Governor Jay Inslee (D-WA)
Washington state Governor Jay Inslee. He’s been governor of the other Washington since 2013, and during his tenure the state has been ranked the best place to work, the #1 economy in the nation and one of the country’s leading states for clean energy. Before becoming governor, he was a member of Congress, where he championed investments to grow America’s clean energy industries. Now he wants to bring his progressive vision to the rest of the country as president.
Senator Kirsten Gillibrand (D-NY)
New York’s Senator Kirsten Gillibrand led the repeal of Don't Ask, Don't Tell, spearheaded the passage of the 9/11 Health Bill, and wrote the STOCK Act to ban insider trading by members of Congress. She has been the senate’s leading voice against sexual assault on college campuses and in the military. Before becoming a senator, she held a seat in the House of Representatives — she served as a law clerk and in the Department of Housing and Urban Development during the Clinton Administration. Now, she’s running for president and taking on Trump.
Cristina Jimenez, United We Dream
Born in Ecuador, Cristina Jiménez fled poverty with her parents and settled in Queens, NY at the age of 13. As an undocumented person, she and her family experienced abuse by police, wage theft, and fear of deportation. While in college, she realized the transformative power immigrant youth have by telling their stories and developing their own political strategy. In 2008 she cofounded United We Dream, the largest immigrant youth-led organization in the country, and under President Obama she was instrumental in organizing the successful campaign that led to the creation and implementation of DACA. Jiménez holds a master’s degree from the School of Public of Affairs at Baruch College, CUNY and has received several high-profile awards, such as a MacArthur Foundation fellowship in 2017.
Nancy MacLean, Duke University
Nancy MacLean is an American historian, Duke University professor of history and public policy, and award-winning author of 5 books and numerous articles and review essays. Her new book, Democracy in Chains: The Deep History of the Radical Right’s Stealth Plan for America, was described by Publishers Weekly as “a thoroughly researched and gripping narrative… [and] a feat of American intellectual and political history.” Booklist called it “perhaps the best explanation to date of the roots of the political divide that threatens to irrevocably alter American government.” As an award-winning teacher and committed graduate student mentor, MacLean offers courses on twentieth-century America, social movements, and public policy history.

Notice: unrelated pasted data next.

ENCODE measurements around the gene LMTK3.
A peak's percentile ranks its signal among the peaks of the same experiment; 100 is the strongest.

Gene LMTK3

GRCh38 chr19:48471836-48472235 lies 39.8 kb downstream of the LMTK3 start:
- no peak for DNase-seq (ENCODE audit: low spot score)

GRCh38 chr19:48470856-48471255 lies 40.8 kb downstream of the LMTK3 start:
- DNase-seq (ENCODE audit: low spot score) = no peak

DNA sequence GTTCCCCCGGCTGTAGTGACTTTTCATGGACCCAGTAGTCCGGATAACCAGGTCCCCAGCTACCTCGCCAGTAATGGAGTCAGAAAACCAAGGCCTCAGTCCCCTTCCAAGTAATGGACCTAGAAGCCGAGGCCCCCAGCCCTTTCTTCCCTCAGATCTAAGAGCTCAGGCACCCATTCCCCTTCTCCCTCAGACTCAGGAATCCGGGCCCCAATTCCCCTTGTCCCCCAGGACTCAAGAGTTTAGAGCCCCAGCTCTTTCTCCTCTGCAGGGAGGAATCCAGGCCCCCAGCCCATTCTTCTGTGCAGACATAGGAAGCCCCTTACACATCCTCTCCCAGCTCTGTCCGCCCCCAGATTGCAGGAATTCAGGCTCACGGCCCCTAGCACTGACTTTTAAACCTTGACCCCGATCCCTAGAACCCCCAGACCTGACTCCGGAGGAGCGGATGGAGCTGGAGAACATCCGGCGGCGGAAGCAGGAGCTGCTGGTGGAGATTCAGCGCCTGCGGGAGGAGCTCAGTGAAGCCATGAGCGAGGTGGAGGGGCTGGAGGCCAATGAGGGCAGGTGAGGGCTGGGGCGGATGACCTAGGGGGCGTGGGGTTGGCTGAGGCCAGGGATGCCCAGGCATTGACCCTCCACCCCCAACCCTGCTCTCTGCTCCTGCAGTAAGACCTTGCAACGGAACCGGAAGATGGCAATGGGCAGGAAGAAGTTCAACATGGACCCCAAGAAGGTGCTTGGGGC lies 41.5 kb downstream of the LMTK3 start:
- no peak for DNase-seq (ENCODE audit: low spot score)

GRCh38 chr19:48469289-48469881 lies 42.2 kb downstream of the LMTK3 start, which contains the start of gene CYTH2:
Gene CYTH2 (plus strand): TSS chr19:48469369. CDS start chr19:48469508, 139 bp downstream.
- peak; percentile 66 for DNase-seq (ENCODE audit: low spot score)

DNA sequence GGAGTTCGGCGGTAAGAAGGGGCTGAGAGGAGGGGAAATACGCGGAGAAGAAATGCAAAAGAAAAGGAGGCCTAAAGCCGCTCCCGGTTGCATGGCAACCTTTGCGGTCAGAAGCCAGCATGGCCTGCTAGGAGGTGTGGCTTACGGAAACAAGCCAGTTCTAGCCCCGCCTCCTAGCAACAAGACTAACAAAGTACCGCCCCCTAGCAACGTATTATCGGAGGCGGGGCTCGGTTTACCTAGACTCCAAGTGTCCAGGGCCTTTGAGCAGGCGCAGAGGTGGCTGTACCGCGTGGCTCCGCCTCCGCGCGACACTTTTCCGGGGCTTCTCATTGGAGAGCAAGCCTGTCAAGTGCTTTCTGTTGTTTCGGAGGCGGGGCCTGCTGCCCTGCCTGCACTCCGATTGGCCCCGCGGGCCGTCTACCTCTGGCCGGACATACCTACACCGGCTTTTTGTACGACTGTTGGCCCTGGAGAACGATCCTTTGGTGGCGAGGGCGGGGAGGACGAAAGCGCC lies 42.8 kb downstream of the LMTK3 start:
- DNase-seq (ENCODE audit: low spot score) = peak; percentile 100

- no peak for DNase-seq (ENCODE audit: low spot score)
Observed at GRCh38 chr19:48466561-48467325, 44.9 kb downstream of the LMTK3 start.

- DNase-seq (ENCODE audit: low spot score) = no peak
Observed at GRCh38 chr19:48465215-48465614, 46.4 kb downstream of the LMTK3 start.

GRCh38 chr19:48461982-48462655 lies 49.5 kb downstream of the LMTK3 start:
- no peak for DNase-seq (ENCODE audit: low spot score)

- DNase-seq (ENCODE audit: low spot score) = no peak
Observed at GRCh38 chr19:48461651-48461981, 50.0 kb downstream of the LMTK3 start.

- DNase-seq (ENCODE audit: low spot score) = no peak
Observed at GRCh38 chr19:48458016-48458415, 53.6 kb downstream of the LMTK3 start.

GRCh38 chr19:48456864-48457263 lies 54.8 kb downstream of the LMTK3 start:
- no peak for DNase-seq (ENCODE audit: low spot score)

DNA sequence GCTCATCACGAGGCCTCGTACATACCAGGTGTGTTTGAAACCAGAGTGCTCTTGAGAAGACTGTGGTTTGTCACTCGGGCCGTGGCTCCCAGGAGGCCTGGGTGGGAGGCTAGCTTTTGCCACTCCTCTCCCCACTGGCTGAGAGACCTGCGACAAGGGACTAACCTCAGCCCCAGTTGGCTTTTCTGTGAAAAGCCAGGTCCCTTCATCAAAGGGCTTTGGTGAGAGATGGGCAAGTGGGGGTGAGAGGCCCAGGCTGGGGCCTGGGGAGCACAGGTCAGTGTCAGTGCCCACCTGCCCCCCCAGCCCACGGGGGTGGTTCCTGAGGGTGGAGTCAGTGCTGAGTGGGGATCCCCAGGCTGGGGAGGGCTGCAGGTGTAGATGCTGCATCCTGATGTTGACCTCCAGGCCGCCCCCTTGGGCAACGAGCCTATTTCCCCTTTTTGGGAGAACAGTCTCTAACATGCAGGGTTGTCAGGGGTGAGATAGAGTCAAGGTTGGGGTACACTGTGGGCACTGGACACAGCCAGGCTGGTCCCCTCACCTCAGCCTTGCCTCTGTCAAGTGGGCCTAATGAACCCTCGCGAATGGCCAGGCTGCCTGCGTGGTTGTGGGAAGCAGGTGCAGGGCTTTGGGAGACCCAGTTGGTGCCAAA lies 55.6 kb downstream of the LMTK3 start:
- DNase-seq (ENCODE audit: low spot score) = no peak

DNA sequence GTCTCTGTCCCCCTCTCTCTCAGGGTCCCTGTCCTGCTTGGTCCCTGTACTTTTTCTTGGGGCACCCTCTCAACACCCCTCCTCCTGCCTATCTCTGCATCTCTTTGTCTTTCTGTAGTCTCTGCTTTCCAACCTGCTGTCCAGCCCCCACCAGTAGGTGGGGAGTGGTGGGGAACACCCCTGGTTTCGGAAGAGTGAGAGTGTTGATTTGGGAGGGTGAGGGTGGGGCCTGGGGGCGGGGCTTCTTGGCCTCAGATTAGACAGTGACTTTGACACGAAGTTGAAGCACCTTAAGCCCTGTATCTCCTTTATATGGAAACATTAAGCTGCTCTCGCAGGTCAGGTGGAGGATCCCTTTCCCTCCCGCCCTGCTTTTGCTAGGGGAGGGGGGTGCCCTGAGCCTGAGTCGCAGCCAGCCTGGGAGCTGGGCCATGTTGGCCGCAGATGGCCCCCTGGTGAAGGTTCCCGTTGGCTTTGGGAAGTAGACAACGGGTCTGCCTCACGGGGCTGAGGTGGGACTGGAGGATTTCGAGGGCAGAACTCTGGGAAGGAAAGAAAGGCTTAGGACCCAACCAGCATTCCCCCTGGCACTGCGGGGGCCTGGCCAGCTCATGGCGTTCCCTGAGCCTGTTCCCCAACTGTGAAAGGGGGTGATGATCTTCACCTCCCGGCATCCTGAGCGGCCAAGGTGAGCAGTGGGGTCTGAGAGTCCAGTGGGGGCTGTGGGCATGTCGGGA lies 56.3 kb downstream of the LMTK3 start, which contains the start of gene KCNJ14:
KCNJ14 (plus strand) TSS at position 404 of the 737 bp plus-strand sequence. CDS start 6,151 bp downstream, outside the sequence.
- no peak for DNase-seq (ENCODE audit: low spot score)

Dr. Leana Wen, Planned Parenthood Action Fund
Dr. Leana Wen is the President of the Planned Parenthood Federation of America and the Planned Parenthood Action Fund. Before joining Planned Parenthood Action Fund, Dr. Wen served as the Baltimore City Health Commissioner, where she oversaw more than 1,000 employees with an annual budget of $130 million; two clinics that provide more than 18,000 patients with reproductive health services; and mental health programs in 180 Baltimore schools. A board-certified emergency physician, Dr. Wen was a Rhodes Scholar, Clinical Fellow at Harvard, consultant with the World Health Organization, and professor at George Washington University. She has published over 100 scientific articles and is the author of the book When Doctors Don’t Listen. In 2016, Dr. Wen was honored to be the recipient of the American Public Health Association’s highest award for local public health work. In 2018, Time Magazine named her one of the 50 most influential people in healthcare.
Jennifer Epps-Addison, JD, Center for Popular Democracy Action